Archive for intToBits()

Le Monde puzzle [#990]

Posted in Books, Kids, pictures, Statistics, Travel, University life with tags , , , , on January 12, 2017 by xi'an

To celebrate the new year (assuming it is worth celebrating!), Le Monde mathematical puzzle came up with the following:

Two sequences (x¹,x²,…) and (y¹,y²,…) are defined as follows: the current value of x is either the previous value or twice the previous value, while the current value of y is the sum of the values of x up to now. What is the minimum number of steps to reach 2016 or 2017?

By considering that all consecutive powers of 2 must appear at least one, the puzzles boils down to finding the minimal number of replications in the remainder of the year minus the sum of all powers of 2. Which itself boils down to deriving the binary decomposition of that remainder. Hence the basic R code (using intToBits):

deco=function(k=2016){
 m=trunc(log2(k))
 while (sum(2^(0:m))>k) m=m-1
 if (sum(2^(0:m))==k){ return(rep(1,m+1))
 }else{
 res=k-sum(2^(0:m))
 return(rep(1,m+1)+as.integer(intToBits(res))[1:(m+1)])

which produces

> sum(deco(2016))
[1] 16
> sum(deco(2017))
[1] 16
> sum(deco(1789))
[1] 18

Le Monde sans puzzle [& sans penguins]

Posted in Books, Kids, R, University life with tags , , , , , on April 12, 2014 by xi'an

As the Le Monde mathematical puzzle of this week was a geometric one (the quadrangle ABCD is divided into two parts with the same area, &tc…) , with no clear R resolution, I chose to bypass it. In this April 3 issue, several items of interest: first, a report by Etienne Ghys on Yakov Sinaï’s Abel Prize for his work “between determinism and randomness”, centred on ergodic theory for dynamic systems, which sounded like the ultimate paradox the first time I heard my former colleague Denis Bosq give a talk about it in Paris 6. Then a frightening fact: the summer conditions have been so unusually harsh in Antarctica (or at least near the Dumont d’Urville French austral station) that none of the 15,000 Adélie penguin couples studied there managed to keep their chick alive. This was due to an ice shelf that did not melt at all over the summer, forcing the penguins to walk an extra 40k to reach the sea… Another entry on the legal obligation for all French universities to offer a second chance exam, no matter how students are evaluated in the first round. (Too bad, I always find writing a second round exam a nuisance.)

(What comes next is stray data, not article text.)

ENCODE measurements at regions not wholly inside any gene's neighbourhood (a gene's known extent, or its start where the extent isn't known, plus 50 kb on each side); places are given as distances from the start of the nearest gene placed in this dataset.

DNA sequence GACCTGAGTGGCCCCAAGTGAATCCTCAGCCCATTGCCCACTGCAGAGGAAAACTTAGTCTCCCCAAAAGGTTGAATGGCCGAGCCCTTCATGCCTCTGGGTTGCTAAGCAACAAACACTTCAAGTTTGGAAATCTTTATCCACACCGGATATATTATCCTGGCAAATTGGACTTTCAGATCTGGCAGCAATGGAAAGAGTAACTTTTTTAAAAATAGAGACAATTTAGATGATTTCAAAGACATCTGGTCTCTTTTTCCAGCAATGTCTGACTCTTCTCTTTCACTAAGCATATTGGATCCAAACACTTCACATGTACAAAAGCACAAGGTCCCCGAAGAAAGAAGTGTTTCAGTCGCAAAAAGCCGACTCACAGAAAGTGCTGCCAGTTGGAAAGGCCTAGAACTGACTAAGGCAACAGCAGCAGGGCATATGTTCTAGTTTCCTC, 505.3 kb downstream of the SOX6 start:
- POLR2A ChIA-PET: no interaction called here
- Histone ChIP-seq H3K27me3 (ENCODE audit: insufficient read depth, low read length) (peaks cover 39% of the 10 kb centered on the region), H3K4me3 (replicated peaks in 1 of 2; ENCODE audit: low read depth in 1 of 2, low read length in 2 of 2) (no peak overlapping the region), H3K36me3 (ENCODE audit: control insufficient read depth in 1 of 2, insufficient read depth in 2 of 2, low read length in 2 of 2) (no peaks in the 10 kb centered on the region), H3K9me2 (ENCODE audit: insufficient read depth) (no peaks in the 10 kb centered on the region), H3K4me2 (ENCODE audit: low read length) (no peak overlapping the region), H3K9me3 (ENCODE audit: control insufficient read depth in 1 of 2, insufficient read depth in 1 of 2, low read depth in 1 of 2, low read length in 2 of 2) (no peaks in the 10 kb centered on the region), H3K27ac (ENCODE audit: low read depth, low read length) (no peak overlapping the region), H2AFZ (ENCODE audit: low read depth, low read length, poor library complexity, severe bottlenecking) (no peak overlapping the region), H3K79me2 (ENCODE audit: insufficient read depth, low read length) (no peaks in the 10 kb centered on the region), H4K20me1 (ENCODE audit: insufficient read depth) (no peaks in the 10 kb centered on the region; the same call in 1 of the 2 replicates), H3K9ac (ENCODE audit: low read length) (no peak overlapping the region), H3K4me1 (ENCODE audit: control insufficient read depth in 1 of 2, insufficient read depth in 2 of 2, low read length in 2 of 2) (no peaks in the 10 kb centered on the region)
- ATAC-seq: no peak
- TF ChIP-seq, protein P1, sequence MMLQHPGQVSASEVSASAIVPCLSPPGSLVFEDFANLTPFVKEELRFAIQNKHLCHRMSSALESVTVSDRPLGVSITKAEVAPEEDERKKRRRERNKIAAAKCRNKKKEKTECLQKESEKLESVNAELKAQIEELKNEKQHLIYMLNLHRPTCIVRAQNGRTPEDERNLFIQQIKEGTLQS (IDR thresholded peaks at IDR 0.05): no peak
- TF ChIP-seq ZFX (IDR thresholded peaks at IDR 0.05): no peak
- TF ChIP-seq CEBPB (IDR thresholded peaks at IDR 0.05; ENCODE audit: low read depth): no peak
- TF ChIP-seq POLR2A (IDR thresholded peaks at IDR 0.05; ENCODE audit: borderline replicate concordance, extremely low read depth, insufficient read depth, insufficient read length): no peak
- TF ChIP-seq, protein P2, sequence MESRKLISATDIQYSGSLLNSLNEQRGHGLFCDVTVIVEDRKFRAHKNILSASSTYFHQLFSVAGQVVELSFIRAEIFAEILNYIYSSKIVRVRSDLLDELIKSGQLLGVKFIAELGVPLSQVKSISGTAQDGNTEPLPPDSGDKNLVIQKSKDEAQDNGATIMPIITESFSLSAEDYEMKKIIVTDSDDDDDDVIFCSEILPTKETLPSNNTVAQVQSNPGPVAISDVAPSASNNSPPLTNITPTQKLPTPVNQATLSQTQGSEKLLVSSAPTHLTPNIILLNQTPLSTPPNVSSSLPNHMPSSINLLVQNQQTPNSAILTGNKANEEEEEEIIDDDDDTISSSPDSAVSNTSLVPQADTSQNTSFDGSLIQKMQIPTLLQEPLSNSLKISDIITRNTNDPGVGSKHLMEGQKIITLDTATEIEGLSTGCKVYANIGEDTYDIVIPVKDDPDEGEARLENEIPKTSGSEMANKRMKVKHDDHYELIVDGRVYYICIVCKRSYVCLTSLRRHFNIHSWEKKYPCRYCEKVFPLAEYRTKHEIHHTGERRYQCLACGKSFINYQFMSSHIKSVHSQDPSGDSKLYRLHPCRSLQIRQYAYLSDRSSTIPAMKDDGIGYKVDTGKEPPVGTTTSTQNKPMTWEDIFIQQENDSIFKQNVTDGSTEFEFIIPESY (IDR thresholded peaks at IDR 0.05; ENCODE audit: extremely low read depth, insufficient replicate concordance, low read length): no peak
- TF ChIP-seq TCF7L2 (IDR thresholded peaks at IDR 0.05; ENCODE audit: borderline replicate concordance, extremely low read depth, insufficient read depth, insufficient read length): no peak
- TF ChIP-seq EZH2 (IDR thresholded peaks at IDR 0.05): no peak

Le Monde puzzle [#843]

Posted in Books, Kids, R with tags , , , , , on December 7, 2013 by xi'an

A Le Monde mathematical puzzle of moderate difficulty:

How many binary quintuplets (a,b,c,d,e) can be found such that any pair of quintuplets differs by at least two digits?

I solved it by the following R code that iteratively eliminates quintuplets that are not different enough from the first ones, for a random order of the 2⁵ quintuplets because the order matters in the resulting number (the intToBits trick was provided by an answer on StackExchange/stackoverflow):

sol=0
for (t in 1:10^5){ #random permutations
   votes=sapply(0:31,function(x){
     as.integer(intToBits(x))})[1:5,sample(1:32)]
   V=32;inin=rep(TRUE,V);J=1
   while (J<V){
      for (i in (J+1):V)
         if (sum(abs(votes[,J]-votes[,i]))<2)
           inin[i]=FALSE
      votes=votes[,inin];V=dim(votes)[2];inin=rep(TRUE,V)
      J=J+1}
      if (sol<V){
        sol=V; levote=votes}
   }

which returns solutions like

> sol
[1] 16
> levote
   [,1] [,2] [,3] [,4] [,5] [,6] [,7] [,8] [,9] [,10] [,11]
[1,]  0    0    0    0    1    1    1    1    0     1     0
[2,]  0    1    0    1    0    1    0    1    0     1     1
[3,]  0    1    1    0    1    0    1    1    1     0     0
[4,]  0    1    1    1    0    0    0    0    0     1     0
[5,]  0    0    0    0    0    0    1    0    0     0     0
   [,12] [,13] [,14] [,15] [,16]
[1,]    0    1     1     0     1
[2,]    0    1     1     0     1
[3,]    1    0     0     1     1
[4,]    0    0     1     1     0
[5,]    1    0     1     0     1

(brute-force) answering the question!

In the same Science leaflet, Marco Zito had yet another tribune worth bloggin’ about (or against), under the title “Voyage au bout du bruit” (with no apologies to Céline!), where he blathers about (background) noise [“bruit”] versus signal without ever mentioning statistics. I will not repeat the earlier feat of translating the tribune, but he also includes an interesting trivia: in the old TV sets of my childhood, the “snow” seen in the absence of transmission signal is due in part to CMB!